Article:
Another advantage of shooting to edit is that scenes can be shot out of order. Hollywood crews have produced motion pictures this way for years. If a movie begins and ends in Los Angeles, but the middle takes place in London, the crew will shoot all of the L.A. scenes at the same time. The same is true if an actress has just a few lines at the beginning and ending of a production. It’s more efficient to shoot all of her lines on a single day than it would be to have her come back to the set several times.
Editing is all about options, so shooting to edit is all about variety. You’ll find that professional videographers shoot numerous takes, from a variety of angles, until they get just the shot they are looking for. When they’ve got it just right, they shoot a back up of their perfect shot, called a “safety.” If something should accidentally happen to their initial take, they’ve got a back up. With the pressure off, you have the freedom to shoot take after take before moving on to the next one.
Don’t be afraid to roll a lot of tape when you shoot to edit. Where the in-camera editor must trim shots extremely tight as he shoots, the post-production editor wants as much footage as he can get. It’s a good idea to roll tape a few seconds before the action starts and a few seconds after it ends so that you can adjust your in and out points in the edit bay. More footage means more options. You’d be amazed at how handy a few seconds of seemingly unusable footage can be when you’ve got a hole to fill in your program.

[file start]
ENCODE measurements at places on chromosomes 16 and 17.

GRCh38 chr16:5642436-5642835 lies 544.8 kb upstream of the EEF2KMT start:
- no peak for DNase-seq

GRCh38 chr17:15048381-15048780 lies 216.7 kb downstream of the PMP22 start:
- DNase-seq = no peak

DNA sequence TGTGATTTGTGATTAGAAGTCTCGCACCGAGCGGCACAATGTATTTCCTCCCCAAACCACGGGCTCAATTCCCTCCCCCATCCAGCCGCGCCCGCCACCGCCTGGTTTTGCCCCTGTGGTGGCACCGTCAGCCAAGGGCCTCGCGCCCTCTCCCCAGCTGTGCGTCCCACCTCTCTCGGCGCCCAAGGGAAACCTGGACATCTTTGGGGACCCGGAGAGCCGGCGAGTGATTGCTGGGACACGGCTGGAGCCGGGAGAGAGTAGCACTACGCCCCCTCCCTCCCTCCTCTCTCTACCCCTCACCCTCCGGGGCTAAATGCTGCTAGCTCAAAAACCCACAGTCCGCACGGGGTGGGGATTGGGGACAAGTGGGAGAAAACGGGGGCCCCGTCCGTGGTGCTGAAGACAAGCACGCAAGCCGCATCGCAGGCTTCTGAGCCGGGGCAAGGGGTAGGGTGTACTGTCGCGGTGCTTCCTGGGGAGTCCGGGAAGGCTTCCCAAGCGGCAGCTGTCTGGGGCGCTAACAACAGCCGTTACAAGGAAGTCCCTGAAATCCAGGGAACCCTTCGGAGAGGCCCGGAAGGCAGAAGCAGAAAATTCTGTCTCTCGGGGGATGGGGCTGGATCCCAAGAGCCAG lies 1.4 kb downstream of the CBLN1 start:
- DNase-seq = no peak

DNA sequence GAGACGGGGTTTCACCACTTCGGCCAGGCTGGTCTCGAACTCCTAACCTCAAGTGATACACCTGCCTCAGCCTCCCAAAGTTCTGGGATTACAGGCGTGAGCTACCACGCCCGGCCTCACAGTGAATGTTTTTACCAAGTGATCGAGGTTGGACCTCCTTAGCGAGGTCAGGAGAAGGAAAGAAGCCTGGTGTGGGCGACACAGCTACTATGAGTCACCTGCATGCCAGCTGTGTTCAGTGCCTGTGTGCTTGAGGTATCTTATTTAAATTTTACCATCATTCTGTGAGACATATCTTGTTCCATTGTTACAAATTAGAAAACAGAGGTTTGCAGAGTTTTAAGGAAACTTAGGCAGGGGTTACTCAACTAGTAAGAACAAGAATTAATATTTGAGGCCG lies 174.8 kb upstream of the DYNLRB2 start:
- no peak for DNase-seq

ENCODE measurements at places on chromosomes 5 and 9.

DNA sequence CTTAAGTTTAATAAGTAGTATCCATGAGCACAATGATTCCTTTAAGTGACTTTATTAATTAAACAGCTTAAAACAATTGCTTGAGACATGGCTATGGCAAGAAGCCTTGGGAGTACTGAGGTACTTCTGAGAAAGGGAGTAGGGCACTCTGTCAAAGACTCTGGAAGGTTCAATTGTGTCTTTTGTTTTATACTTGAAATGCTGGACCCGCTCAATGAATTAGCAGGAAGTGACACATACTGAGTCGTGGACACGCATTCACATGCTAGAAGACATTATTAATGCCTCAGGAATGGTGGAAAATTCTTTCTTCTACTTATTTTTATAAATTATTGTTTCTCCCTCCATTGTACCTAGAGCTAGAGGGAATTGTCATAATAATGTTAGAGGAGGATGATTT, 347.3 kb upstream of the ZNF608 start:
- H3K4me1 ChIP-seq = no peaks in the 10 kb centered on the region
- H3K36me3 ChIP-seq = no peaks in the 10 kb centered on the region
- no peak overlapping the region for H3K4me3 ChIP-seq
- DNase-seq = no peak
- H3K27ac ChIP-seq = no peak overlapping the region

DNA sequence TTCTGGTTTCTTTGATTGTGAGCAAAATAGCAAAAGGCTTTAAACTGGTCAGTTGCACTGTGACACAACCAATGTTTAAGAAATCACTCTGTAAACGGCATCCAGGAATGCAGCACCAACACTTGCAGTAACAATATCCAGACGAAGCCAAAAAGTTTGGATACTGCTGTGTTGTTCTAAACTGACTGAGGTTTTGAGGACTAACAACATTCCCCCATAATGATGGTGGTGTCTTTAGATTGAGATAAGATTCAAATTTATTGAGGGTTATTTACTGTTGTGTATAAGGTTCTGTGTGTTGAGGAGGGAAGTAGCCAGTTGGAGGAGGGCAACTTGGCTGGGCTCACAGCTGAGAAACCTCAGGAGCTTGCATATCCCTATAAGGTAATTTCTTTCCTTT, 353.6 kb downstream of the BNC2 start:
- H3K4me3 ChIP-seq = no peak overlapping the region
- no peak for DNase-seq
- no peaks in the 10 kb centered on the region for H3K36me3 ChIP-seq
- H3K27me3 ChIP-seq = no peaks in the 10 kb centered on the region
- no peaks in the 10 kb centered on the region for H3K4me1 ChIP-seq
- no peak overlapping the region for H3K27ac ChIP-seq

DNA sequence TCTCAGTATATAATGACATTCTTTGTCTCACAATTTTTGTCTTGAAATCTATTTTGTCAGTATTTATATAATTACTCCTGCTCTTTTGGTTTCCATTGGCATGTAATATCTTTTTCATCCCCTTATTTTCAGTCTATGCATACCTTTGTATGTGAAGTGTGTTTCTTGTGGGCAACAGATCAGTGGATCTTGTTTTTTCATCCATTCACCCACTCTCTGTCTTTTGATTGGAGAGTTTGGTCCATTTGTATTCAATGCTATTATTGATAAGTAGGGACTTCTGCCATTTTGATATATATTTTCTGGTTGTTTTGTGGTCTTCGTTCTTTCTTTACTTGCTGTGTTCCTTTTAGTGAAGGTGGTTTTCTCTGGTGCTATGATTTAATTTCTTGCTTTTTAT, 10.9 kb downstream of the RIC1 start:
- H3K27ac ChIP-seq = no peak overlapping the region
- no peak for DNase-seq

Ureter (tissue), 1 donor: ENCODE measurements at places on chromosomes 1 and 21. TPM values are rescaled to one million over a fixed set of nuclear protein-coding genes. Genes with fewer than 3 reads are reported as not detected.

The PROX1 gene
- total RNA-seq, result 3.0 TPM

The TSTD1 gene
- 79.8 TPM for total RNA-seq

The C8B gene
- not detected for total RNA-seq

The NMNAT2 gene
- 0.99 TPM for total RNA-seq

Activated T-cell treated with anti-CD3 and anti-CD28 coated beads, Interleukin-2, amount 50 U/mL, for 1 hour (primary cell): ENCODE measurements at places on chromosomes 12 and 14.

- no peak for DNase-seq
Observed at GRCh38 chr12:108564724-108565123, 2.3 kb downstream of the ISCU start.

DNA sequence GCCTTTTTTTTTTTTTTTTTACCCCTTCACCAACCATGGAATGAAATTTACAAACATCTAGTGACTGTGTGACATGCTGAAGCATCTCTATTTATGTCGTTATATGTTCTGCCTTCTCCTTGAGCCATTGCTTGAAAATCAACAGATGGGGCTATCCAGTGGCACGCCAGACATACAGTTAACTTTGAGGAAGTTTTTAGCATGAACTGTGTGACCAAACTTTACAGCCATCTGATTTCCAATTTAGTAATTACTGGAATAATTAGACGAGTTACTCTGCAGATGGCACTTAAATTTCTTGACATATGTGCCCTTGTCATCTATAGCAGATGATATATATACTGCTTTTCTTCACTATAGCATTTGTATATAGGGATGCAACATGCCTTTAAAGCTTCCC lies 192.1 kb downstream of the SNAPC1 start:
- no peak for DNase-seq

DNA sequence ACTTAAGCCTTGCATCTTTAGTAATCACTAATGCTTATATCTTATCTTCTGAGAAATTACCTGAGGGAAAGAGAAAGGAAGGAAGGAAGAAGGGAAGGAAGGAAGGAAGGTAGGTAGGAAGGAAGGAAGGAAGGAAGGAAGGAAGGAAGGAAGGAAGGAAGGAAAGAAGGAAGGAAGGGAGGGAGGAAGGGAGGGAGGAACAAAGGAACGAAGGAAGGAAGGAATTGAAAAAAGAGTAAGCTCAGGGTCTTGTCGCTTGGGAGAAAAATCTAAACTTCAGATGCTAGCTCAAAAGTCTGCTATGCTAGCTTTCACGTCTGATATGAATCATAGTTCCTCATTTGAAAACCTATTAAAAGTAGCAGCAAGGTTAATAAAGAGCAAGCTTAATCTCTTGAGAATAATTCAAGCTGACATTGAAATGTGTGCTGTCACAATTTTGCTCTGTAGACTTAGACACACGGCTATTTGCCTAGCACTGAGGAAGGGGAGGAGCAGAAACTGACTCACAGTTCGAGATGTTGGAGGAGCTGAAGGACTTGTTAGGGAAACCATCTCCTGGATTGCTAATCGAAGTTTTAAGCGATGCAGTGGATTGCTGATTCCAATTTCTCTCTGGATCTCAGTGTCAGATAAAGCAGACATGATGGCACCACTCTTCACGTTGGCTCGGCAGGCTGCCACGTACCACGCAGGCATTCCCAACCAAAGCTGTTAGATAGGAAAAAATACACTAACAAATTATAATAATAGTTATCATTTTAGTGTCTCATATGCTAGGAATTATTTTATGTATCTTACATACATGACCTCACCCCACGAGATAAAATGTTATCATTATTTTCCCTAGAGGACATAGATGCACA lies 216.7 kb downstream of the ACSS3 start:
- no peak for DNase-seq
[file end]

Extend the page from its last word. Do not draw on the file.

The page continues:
On the downside, you may have to shuttle through a ton of videotape when it’s time to edit. How can you make sure your own safety net doesn’t strangle you? For one thing, you can learn to budget your time and the amount of tape you use by comparing how much footage you shoot to the length of your finished program. Often called a shooting ratio, it can give you a good feel for how quickly and economically you are able to get the shots you need.
For example, if you shot thirty minutes of tape to produce a five-minute video, your shooting ratio would be 30:5, or more appropriately, 6:1. That means that you shot six minutes of raw footage for every minute of edited tape in your program. To improve efficiency, you might try to achieve shooting ratios closer to 2:1 or even 3:1.
Even with a small shooting ratio, you’ll still have a lot of tape to slog through in the edit suite. That’s why shooting to edit requires additional organization. When you gather a lot of footage, it is essential that you keep a log as you shoot. Logging requires that you keep a written record of which shots are on which tape and where the best shots are located. When you get into the edit suite, you will be able to find shots more quickly. Logging can be as simple as identifying the shots on a tape by their order and approximate length, or, for the ultimate in precision, by noting time code numbers.
Logging is even more effective if you slate your shots. You’ve all seen the little clapboard that filmmakers use–the one they clap down while yelling, “Take 15.” It is called a slate and it is used to identify quickly the beginning of a shot. If you use a makeshift slate, such as a dry erase board, you can flag each scene you shoot. A short description of each shot is also helpful when its time to edit.
As you’ve seen, there is a great deal of difference between shooting to edit and editing in-camera. Shooting to edit requires a lot more work in post production, but eases the pressure on you, the videographer. Editing in-camera can save time and money, but you have to get it right the first time.
Regardless of which technique you choose, you can expect to get outstanding results if you begin with the end in mind.